Wakulla Planning Commission fails to recommend controversial gas station proposal

Southwest Georgia Oil wants to build an Inland gas station at the intersection, but critics say the location puts Wakulla’s treasured natural landmark at risk.
Published: Feb. 14, 2022 at 10:51 PM EST|Updated: Feb. 15, 2022 at 9:51 AM EST
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TALLAHASSEE, Fla. (WCTV) - Wakulla Springs is at the center of yet another fight between developers and local residents.

A plan to build a gas station at the intersection of US 319 and SR 267 met a roadblock Monday after the Wakulla County Planning Commission voted five to one to not recommend zoning changes.

Southwest Georgia Oil wants to build an Inland gas station at the intersection, but critics say the location puts Wakulla’s treasured natural landmark at risk.

St. Marks resident Robert Conroy was one of about 15 people who spoke against the plan at Monday’s meeting.

“Where they want to build this gas station is in exactly the wrong place,” he said.

Opponents point to a series of caves that border the property that they say connect with Wakulla Springs several miles downstream.

“We really don’t know enough to be risking [this], there’s only one Wakulla Springs in the whole world,” Conroy said.

Consultants associated with the company presented to the planning commission, arguing that the company uses state-of-the-art technology to prevent leaks and goes above and beyond current state regulations.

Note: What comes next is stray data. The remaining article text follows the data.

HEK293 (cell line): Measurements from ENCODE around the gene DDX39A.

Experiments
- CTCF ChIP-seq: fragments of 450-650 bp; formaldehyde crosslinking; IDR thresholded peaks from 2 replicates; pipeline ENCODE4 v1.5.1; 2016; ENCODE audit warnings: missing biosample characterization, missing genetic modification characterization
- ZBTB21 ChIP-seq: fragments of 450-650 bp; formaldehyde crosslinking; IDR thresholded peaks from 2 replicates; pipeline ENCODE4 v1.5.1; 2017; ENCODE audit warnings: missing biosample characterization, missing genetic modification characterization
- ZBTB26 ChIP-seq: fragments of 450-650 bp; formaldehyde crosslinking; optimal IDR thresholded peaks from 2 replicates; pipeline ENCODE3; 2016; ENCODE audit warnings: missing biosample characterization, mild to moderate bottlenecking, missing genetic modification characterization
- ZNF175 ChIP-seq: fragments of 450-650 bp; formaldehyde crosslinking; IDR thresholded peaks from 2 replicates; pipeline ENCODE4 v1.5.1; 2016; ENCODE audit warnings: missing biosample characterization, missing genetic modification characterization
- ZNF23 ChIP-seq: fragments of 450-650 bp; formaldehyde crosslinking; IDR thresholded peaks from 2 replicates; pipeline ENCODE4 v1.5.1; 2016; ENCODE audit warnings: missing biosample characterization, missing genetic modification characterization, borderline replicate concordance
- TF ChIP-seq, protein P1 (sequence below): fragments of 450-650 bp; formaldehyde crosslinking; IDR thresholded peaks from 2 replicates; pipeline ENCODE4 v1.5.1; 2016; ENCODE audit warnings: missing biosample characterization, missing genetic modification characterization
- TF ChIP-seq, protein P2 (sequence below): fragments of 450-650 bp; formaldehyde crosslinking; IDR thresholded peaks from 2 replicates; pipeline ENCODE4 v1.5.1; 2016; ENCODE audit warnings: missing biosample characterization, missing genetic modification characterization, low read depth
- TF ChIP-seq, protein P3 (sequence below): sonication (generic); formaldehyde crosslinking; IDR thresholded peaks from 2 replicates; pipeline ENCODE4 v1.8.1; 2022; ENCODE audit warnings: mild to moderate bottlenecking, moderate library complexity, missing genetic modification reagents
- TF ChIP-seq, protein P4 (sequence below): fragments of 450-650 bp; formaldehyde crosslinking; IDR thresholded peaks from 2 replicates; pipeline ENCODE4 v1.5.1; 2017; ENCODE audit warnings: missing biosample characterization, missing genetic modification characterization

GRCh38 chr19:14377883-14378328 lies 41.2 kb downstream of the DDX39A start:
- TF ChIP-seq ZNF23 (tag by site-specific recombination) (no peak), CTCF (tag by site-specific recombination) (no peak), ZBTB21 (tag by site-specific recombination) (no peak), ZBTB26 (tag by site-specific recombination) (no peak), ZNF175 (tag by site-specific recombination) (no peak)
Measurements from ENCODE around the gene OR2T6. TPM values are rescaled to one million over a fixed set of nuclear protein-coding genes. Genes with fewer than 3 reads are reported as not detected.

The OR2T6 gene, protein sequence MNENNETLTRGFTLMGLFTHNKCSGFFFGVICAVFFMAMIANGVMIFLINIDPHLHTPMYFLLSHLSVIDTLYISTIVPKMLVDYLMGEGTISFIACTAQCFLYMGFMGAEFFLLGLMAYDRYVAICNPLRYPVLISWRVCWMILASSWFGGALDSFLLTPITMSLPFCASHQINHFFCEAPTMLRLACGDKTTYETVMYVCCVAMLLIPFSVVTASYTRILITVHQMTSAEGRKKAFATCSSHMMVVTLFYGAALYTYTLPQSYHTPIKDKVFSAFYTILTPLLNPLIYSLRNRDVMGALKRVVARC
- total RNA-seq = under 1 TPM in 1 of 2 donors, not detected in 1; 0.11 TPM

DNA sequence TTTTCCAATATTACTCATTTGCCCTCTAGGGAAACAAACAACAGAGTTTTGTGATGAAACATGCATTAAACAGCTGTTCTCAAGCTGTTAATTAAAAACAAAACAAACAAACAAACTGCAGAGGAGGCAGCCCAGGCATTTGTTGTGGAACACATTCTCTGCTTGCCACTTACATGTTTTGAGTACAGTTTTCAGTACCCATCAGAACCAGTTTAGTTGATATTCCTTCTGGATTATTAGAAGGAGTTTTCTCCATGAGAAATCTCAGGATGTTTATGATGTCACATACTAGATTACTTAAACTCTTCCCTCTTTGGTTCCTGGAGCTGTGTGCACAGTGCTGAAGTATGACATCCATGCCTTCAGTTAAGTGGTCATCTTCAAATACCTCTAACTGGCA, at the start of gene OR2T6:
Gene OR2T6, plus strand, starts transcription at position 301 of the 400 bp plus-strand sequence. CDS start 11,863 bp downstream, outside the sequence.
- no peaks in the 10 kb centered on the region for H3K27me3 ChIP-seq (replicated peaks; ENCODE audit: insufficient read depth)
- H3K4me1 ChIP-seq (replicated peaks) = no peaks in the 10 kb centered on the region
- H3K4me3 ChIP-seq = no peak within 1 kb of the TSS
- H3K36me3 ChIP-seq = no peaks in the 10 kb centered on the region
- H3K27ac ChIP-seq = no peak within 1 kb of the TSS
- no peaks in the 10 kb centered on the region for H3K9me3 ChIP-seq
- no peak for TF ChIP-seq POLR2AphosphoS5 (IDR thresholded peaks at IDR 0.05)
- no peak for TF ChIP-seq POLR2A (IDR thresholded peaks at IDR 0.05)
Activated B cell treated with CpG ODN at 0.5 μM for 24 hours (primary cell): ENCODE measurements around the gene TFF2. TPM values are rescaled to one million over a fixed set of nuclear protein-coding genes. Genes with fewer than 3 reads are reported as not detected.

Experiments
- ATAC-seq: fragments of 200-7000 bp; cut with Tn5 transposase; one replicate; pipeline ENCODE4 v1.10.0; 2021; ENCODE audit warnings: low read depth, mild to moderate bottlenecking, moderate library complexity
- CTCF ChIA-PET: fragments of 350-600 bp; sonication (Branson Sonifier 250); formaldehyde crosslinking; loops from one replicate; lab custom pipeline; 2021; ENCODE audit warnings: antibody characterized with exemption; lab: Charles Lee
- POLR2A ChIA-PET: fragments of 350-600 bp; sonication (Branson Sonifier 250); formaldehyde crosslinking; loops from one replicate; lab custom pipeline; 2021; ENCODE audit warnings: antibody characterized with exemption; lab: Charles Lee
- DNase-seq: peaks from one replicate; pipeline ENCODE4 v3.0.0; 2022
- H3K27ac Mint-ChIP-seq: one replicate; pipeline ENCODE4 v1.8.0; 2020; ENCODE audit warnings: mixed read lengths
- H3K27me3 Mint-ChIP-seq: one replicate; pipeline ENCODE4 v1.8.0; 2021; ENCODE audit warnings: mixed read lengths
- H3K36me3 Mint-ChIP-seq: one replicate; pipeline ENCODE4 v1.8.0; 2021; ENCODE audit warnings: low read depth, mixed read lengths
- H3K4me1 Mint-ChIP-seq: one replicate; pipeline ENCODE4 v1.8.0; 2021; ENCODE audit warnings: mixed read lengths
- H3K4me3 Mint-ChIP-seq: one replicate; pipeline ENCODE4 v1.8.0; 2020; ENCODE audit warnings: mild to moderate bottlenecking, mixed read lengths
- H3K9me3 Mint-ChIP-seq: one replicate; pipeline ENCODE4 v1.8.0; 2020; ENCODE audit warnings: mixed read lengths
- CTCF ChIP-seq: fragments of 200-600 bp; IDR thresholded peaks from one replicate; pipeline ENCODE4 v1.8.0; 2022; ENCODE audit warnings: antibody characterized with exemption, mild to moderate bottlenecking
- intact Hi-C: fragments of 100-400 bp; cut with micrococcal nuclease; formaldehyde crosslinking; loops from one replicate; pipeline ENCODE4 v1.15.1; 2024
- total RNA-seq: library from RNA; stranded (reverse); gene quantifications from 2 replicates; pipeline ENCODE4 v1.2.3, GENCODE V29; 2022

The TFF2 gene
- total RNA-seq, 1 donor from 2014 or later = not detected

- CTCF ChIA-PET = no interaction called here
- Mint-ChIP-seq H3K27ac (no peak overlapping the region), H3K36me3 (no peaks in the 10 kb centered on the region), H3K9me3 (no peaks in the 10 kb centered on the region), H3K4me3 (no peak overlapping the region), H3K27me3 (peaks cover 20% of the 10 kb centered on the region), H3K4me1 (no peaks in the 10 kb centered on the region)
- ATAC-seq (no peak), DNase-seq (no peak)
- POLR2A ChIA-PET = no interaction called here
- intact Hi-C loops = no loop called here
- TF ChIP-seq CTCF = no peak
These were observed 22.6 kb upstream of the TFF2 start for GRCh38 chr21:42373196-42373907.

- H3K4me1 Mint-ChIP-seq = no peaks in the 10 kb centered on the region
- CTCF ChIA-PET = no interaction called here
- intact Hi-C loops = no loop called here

“They are absolutely going to do what is necessary to make sure there is not an environmental issue,” consultant Edward Bass said to the commission.

Wakulla County resident Gil Damon has been on the frontlines of several recent local environmental fights.

“Building a gas station on top of a cave that feeds Wakulla Springs is not a no brainer” he said.

“It was a bad idea, they recognized that, and we applaud them for that.”

A gas station currently stands on the other side of the intersection in question. Some planning commissioners wondered what that station’s current impact was, but no one in the room had an answer.

Critics of the new station admit the current station could be concerning, but the four-pump operation is much smaller than the proposed 16 pump and car wash facility.

“What we can control is additional harm, additional threats. We can’t control what’s already there,” Damon said.

All eyes now turn to the Wakulla County Board of Commissioners, which will hear this item at their next meeting Feb. 22 at 5 p.m. The commissioners will make a much more binding decision at that meeting.

The planning commission also voted to recommend bringing a hydrologist or other expert to that meeting to give the county commission a better understanding of the situation.

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